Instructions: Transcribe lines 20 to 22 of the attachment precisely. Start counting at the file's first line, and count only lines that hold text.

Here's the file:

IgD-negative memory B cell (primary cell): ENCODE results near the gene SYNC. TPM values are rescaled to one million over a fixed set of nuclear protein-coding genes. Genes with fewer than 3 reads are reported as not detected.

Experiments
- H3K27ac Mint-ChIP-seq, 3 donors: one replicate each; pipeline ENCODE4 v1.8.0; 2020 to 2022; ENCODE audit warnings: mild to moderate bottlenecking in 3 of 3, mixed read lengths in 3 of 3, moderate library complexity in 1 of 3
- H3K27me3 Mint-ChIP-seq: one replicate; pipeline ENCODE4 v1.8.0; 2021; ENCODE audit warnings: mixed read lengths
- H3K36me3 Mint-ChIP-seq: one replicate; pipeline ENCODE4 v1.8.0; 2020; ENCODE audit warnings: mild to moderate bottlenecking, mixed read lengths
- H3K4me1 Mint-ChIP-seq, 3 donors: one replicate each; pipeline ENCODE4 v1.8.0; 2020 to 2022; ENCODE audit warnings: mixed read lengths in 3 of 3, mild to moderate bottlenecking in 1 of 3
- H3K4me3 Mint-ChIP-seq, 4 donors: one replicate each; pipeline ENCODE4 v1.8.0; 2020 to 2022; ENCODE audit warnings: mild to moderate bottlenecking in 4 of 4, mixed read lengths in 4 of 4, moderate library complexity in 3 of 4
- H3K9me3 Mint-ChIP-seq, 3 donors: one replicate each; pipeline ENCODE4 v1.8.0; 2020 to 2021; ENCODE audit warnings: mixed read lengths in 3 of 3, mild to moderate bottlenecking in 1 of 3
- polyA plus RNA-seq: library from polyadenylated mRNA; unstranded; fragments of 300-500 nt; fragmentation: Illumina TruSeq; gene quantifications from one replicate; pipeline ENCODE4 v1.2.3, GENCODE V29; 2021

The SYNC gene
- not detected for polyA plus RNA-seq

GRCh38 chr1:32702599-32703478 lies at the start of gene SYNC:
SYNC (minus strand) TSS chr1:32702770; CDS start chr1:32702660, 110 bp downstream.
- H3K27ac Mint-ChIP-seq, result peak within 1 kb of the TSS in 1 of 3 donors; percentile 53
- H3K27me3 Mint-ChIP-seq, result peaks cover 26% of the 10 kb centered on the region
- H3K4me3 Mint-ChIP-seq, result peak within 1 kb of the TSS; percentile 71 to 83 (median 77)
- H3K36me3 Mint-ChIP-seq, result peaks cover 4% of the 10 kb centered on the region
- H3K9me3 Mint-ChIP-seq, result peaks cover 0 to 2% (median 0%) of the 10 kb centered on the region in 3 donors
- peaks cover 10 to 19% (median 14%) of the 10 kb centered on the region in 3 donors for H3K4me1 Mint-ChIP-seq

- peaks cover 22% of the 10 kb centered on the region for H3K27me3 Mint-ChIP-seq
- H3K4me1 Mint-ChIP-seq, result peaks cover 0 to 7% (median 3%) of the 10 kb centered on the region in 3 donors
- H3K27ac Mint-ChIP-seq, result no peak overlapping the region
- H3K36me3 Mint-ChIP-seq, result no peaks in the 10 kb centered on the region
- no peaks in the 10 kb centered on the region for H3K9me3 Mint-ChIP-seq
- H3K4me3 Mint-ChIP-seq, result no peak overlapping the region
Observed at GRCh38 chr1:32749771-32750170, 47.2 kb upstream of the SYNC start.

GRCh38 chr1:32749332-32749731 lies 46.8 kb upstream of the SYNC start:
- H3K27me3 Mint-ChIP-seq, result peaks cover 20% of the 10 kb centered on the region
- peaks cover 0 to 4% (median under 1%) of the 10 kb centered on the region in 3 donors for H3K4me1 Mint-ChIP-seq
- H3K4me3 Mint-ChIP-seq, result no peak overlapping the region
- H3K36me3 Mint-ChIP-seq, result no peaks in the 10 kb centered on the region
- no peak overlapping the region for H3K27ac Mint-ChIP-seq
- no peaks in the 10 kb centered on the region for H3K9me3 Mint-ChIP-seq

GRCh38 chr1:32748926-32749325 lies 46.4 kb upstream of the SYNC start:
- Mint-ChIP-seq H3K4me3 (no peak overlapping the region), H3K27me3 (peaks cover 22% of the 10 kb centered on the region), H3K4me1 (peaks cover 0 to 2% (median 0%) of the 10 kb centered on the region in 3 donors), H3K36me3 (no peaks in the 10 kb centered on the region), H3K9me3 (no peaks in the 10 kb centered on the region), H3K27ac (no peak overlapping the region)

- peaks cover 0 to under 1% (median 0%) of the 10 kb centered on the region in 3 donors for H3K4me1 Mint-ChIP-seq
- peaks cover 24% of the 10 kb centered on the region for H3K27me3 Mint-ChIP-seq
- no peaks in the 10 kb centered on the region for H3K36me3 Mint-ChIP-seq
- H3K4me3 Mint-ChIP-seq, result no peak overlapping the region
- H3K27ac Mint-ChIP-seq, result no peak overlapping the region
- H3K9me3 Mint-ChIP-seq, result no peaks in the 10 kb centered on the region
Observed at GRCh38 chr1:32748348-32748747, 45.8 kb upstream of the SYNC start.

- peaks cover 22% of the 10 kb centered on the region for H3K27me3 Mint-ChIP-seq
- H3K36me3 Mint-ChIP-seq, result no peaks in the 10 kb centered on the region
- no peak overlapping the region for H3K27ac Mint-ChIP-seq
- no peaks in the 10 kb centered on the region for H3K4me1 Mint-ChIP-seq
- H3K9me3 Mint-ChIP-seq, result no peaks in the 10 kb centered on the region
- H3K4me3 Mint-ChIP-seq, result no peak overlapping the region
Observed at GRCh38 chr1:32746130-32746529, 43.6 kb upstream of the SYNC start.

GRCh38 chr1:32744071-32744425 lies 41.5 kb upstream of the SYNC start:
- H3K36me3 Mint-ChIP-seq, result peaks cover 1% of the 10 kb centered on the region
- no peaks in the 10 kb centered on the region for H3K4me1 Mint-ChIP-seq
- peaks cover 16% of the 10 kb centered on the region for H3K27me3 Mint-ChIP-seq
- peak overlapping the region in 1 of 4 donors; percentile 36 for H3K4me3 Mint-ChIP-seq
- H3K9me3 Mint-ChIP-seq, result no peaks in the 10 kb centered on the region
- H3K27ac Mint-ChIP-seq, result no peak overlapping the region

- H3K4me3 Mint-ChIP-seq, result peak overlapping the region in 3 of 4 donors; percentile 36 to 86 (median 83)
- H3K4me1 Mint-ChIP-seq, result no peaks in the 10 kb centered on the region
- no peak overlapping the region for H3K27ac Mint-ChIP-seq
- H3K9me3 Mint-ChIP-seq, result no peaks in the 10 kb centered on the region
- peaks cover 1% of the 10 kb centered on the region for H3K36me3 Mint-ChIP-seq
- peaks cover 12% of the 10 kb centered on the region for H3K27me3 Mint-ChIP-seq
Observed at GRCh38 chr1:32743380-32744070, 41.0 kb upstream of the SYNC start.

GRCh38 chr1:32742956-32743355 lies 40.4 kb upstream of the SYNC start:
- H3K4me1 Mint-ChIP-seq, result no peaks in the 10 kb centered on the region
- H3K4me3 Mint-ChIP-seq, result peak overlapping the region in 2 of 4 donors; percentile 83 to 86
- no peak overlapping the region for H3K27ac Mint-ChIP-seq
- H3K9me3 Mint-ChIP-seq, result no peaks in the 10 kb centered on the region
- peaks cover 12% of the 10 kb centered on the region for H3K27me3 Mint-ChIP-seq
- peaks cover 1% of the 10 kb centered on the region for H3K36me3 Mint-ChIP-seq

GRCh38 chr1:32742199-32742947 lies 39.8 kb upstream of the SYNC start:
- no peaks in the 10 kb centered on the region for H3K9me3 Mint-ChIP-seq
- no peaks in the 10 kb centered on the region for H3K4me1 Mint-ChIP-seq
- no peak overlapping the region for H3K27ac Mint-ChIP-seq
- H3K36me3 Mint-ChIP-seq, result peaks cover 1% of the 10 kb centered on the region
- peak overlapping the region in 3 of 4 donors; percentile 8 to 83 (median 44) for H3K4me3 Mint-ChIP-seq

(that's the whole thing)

- peaks cover 22% of the 10 kb centered on the region for H3K27me3 Mint-ChIP-seq
- H3K4me1 Mint-ChIP-seq, result peaks cover 0 to 7% (median 3%) of the 10 kb centered on the region in 3 donors
- H3K27ac Mint-ChIP-seq, result no peak overlapping the region